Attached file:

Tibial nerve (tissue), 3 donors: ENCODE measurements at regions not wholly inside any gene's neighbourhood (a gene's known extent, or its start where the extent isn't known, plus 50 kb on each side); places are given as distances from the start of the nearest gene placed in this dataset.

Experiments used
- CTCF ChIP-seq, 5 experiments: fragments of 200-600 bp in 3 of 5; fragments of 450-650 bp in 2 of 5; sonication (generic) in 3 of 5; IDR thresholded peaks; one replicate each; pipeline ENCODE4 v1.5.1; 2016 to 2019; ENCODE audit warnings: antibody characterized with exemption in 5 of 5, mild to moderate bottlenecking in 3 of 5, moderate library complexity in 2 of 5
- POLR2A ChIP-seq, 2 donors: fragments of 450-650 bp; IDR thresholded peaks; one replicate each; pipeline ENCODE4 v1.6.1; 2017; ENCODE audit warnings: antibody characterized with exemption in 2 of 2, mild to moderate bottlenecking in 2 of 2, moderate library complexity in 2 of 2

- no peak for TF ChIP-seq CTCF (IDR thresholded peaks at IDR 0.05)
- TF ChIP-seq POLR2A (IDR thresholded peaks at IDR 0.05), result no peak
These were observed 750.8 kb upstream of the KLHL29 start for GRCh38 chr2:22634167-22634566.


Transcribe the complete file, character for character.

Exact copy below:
Tibial nerve (tissue), 3 donors: ENCODE measurements at regions not wholly inside any gene's neighbourhood (a gene's known extent, or its start where the extent isn't known, plus 50 kb on each side); places are given as distances from the start of the nearest gene placed in this dataset.

Experiments used
- CTCF ChIP-seq, 5 experiments: fragments of 200-600 bp in 3 of 5; fragments of 450-650 bp in 2 of 5; sonication (generic) in 3 of 5; IDR thresholded peaks; one replicate each; pipeline ENCODE4 v1.5.1; 2016 to 2019; ENCODE audit warnings: antibody characterized with exemption in 5 of 5, mild to moderate bottlenecking in 3 of 5, moderate library complexity in 2 of 5
- POLR2A ChIP-seq, 2 donors: fragments of 450-650 bp; IDR thresholded peaks; one replicate each; pipeline ENCODE4 v1.6.1; 2017; ENCODE audit warnings: antibody characterized with exemption in 2 of 2, mild to moderate bottlenecking in 2 of 2, moderate library complexity in 2 of 2

- no peak for TF ChIP-seq CTCF (IDR thresholded peaks at IDR 0.05)
- TF ChIP-seq POLR2A (IDR thresholded peaks at IDR 0.05), result no peak
These were observed 750.8 kb upstream of the KLHL29 start for GRCh38 chr2:22634167-22634566.